But nothing’s ever that easy. When Sherlock and Joan ask the guards for the security footage, they discover someone beat them to it. A law enforcement officer came to the facility and took the tapes, leaving behind no copies. Sherlock suspiciously asks if the agent was Mallick.

But it wasn’t Mallick. The cop was a man named Gregson. Are you thinking, “ohh nooo” yet?

Captain Gregson returns to his home to find it tossed. Sherlock is waiting in the dining room. He was looking for the tape but couldn’t find a copy. Gregson must have destroyed it.

Why would he do that? For one simple reason. Hannah killed Michael. After all, he killed her roommate, her best friend. In the time since then, she became fixated on revenge. She investigated his life, learned who all his friends were, so she knew he’d go to Denny after Joan hurt him.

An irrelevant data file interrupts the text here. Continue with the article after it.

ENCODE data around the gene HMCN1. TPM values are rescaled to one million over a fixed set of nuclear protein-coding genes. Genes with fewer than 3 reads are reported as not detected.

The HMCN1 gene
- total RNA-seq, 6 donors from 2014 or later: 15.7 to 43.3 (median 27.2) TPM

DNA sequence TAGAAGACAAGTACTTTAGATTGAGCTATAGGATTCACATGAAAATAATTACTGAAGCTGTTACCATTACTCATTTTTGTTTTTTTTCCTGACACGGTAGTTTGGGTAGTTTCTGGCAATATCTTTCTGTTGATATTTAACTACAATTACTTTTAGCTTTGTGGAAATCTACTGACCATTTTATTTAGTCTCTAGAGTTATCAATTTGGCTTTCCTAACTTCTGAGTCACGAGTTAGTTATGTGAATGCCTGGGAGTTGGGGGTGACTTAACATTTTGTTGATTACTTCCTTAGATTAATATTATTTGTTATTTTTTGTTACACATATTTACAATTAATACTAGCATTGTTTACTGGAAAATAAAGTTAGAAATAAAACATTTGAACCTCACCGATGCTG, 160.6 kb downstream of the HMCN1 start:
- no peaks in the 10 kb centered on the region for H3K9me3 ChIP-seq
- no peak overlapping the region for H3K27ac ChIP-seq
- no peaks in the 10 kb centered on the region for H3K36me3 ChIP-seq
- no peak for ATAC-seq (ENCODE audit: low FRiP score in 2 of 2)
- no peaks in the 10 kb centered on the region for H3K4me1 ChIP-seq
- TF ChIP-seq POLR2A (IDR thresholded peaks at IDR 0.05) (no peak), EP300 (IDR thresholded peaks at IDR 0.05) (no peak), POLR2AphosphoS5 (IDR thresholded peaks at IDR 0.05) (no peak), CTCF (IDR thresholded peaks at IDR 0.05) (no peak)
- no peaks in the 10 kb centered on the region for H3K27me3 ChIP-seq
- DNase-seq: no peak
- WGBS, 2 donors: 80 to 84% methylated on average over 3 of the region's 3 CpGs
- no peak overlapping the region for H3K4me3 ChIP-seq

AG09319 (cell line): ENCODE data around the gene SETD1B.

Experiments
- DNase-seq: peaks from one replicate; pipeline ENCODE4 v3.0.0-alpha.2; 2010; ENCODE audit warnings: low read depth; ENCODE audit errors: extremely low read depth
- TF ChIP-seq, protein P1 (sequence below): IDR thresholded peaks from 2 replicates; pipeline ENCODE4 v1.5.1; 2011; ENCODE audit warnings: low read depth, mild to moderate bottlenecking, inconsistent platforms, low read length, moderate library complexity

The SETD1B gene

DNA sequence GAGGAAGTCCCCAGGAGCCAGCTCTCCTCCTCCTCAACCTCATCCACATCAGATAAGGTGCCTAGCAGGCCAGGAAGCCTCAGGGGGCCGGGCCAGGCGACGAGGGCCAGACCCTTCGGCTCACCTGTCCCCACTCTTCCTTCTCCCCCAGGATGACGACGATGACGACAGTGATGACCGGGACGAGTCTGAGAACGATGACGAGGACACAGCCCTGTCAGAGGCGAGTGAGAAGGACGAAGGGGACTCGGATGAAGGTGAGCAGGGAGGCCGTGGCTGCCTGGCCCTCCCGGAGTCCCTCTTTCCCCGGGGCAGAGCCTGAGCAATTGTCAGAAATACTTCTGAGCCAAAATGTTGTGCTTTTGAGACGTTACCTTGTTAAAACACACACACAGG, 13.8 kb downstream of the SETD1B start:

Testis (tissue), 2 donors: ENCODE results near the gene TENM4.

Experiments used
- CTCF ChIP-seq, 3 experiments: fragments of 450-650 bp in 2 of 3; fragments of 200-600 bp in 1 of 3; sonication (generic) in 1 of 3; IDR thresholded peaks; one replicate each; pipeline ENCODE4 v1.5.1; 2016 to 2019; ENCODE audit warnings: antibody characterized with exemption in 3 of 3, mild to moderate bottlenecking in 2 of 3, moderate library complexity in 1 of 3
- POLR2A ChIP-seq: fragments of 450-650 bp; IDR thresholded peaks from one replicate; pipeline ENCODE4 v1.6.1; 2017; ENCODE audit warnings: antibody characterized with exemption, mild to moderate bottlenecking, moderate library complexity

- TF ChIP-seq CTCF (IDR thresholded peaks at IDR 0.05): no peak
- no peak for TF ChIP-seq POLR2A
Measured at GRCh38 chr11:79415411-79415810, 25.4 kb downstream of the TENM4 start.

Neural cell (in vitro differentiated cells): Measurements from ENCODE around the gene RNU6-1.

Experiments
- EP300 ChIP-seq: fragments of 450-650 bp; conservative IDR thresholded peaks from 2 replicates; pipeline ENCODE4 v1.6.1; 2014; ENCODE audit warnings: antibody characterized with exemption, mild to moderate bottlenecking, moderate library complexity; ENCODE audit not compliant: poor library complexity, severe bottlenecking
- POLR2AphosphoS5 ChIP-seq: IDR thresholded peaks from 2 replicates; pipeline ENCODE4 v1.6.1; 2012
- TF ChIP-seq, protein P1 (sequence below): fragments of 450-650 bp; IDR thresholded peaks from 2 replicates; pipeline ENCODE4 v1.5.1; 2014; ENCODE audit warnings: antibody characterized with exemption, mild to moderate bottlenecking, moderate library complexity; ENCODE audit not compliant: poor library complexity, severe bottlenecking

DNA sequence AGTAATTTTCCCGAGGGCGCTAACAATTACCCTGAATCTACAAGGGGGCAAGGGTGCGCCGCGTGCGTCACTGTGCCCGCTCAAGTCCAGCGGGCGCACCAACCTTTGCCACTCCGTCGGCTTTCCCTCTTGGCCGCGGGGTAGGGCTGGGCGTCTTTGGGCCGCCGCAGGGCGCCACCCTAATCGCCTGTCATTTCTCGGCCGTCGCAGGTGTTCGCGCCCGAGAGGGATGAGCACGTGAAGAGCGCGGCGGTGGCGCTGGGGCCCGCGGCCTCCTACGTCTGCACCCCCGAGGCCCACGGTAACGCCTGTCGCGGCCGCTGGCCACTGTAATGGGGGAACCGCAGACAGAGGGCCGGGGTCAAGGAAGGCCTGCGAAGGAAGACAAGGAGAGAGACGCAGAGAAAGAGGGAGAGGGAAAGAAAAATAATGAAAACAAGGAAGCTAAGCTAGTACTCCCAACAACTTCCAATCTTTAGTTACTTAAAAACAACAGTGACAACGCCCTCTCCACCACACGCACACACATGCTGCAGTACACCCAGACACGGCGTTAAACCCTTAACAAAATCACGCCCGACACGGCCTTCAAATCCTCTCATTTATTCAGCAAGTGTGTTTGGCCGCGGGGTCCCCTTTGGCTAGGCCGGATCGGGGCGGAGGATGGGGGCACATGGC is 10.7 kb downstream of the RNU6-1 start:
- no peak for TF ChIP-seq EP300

It was never supposed to be pinned on Joan. Hannah didn’t even know that Michael was recording when she killed him, nor did she hear him say Joan’s name. (As for why he did that, we never really get an explanation.) She disposed of his body.

Gregson never knew of any of it until afterward. But eventually she came clean to him and he realized that her one vulnerability would be the security footage at the sanitation facility. She’s his daughter. He did what he had to in order to protect her.

Now they’re at an impasse. Sherlock demands he come clean to the FBI. Gregson refuses. He insists it will all blow over and the lack of evidence will vindicate Joan. Sherlock points out that regardless, her career and reputation will suffer. Gregson blames Sherlock for Michael’s involvement in their lives in the first place.

It’s Gregson’s daughter. It’s Sherlock’s best friend. Neither is willing to budge and they part in anger.